The Silvacane Abbey stands proudly at La Roque-d’Anthéron in the Bouches-du-Rhône department. Founded in 1144, it is one of the three Cistercian Sisters of Provence, along with the Sénanque Abbey and the Thoronet Abbey, which bear witness to the great influence of the Cistercian Order in the region.
The Cistercian Sisters of Provence
In 1144, monks from the Morimond Abbey invested the Silvacane Abbey as soon as it joined the Cistercian Order, with the agreement of the Baux family. Thanks to their knowledge of agriculture and drainage, the monks carried out land reclamation work on the land called Silva Cana, which means “reed forest”, located between the Luberon and the Côtes mountain range. Donations and the protection granted by the Lords of Provence enabled the abbey to develop rapidly. In 1175, Bertrand des Baux had the abbey church built. He was finally buried there with his wife in the south aisle (the tomb is still visible). It was also during this period that the abbey was built. It was one of the first major monuments to use the technique of the pointed vault, which would then be integrated in other religious buildings in the region. The interior of the abbey is devoid of figurative representation, and the light underlines the simplicity of Cistercian architecture, the pure lines, and volumes. The colonnades of the cloister are soberly decorated with water leaves, typical of the Romanesque style. In 1188, the community of the Silvacane Abbey created a branch in Valsaintes which is the Abbey of Simiane, not far from Apt.
Unfortunately, from the end of the 13th century, an irreversible decline began for the Silvacane Abbey. Following a conflict, the place was invaded by the Benedictine monks of Montmajour, then came the great plague, the great frosts and the Hundred Years’ War. The advent of printing also affected the abbey, taking away the monks’ work as copyists.
The abbey was attached to the chapter of the cathedral of Aix-en-Provence in 1455 and became the parish church of La Roque-d’Anthéron. Degraded during the religious wars that broke out in the Kingdom of France and abandoned, it was then a declared national property during the Revolution. At that time, the monastery was divided into lots and became a farm.
In 1845, the State bought the church from Silvacane, and Revoil and Formigé the architects of the Historical Monuments, worked to save the monument. It was not until 1945 that the entire site was listed and acquired by the State. Between 1952 and 1988, excavations were carried out to determine the exact location of the monastic buildings, the enclosure wall and the monks’ hostelry. The Silvacane Abbey was finally restored and opened to the public.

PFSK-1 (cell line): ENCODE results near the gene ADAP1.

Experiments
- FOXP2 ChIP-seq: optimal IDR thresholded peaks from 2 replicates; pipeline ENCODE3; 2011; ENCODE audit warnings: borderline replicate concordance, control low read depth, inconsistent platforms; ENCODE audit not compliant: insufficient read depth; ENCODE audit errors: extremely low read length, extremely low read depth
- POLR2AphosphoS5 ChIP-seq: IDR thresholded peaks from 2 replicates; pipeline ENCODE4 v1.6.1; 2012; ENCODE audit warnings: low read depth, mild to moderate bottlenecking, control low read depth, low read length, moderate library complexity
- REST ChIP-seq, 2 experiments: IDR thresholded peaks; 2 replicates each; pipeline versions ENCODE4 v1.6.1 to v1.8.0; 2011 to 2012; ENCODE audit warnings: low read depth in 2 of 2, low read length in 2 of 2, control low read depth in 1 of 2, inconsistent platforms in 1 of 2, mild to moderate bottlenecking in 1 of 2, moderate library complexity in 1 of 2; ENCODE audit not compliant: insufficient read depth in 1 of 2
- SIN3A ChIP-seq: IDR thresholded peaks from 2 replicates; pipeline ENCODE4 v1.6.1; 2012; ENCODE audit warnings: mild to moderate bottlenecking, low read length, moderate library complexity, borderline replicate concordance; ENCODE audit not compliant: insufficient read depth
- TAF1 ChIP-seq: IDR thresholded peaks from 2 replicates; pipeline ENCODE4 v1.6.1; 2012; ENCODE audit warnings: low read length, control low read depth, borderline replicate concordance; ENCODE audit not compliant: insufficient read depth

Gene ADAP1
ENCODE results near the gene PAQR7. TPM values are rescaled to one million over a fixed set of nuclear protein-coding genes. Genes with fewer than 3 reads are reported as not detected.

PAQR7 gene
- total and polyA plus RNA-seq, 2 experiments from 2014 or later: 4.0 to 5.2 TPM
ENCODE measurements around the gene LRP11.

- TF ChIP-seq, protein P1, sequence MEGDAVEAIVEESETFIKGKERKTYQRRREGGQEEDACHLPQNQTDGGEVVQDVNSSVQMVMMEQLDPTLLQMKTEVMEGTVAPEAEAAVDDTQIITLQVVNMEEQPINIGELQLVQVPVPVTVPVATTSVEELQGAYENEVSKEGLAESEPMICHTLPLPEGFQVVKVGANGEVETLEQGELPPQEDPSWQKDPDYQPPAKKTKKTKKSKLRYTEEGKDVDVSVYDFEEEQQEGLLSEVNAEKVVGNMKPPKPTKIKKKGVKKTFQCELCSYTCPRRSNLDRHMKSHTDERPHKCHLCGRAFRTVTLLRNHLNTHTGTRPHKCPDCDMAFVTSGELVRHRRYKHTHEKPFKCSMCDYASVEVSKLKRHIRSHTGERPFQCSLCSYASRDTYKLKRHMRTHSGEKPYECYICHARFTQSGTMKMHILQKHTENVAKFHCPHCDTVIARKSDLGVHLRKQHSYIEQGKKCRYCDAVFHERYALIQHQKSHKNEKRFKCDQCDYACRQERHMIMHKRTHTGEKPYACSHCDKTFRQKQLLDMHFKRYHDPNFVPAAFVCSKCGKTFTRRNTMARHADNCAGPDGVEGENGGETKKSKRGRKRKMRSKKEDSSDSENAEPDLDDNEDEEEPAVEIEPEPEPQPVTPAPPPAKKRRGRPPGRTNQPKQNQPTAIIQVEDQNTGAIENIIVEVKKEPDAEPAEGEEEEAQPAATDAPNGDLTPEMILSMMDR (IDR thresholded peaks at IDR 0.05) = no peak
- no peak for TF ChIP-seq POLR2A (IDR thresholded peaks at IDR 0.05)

The Silvacane Abbey, the Thoronet Abbey and the Sénanque Abbey were nicknamed “the three Cistercian sisters of Provence”. They all follow the rule of the Cistercian Order of Cîteaux, which advocates Christian poverty and a simple life of prayer and hard work. The Romanesque architecture of these monuments is bare and austere so as not to distract the monks during their meditation and work. Of these three abbeys, the Silvacane Abbey is the most recent, but also the only one not to have returned to a conventional activity.
Discovering monastic life
The life of Cistercian monks is governed by the Rule of St. Benedict. Their days are divided between the many moments of prayer and manual work (crafts, gardening, and work in the fields) or intellectual work. The time of rest does not exceed 7 hours, and the first office takes place most of the time at 4:30 am. Every morning, the monks go to the chapter house to read a chapter of the Rule of St. Benedict. Dinners are frugal and are held in silence. The monks communicate with each other by means of signs.
A cultural destination
Since 2008, the abbey has been managed by the commune and has become a place of culture. Throughout the year, numerous events take place: temporary exhibitions, concerts of classical music, sacred music, and jazz, as well as conferences, original meetings, etc. It is one of the venues for the Festival de La Roque-d’Anthéron which is an international piano festival, the Luberon String Quartet Festival, as well as the International Festival of Lyric Art in Aix-en-Provence. The pointed barrel vaults give the Silvacane Abbey unparalleled acoustics.
The abbey can also be rented by private individuals or companies for events such as weddings, family celebrations, meetings, or reception evenings.
Prepare your visit
The Silvacane Abbey can be visited all year round, but opening hours vary according to the season. The abbey is closed on December 25, January 1, and May 1.
Audio guides are available for hire at the reception desk. Guided tours are organized at certain times of the year or by reservation (8 people minimum).
Treasure hunts have been created so that children can discover the abbey, its history, and the medieval world in a fun and interactive way.
Address: 561 Rue de Provence, 13640 La Roque-d’Anthéron
Selection of monuments in Bouches-du-Rhône :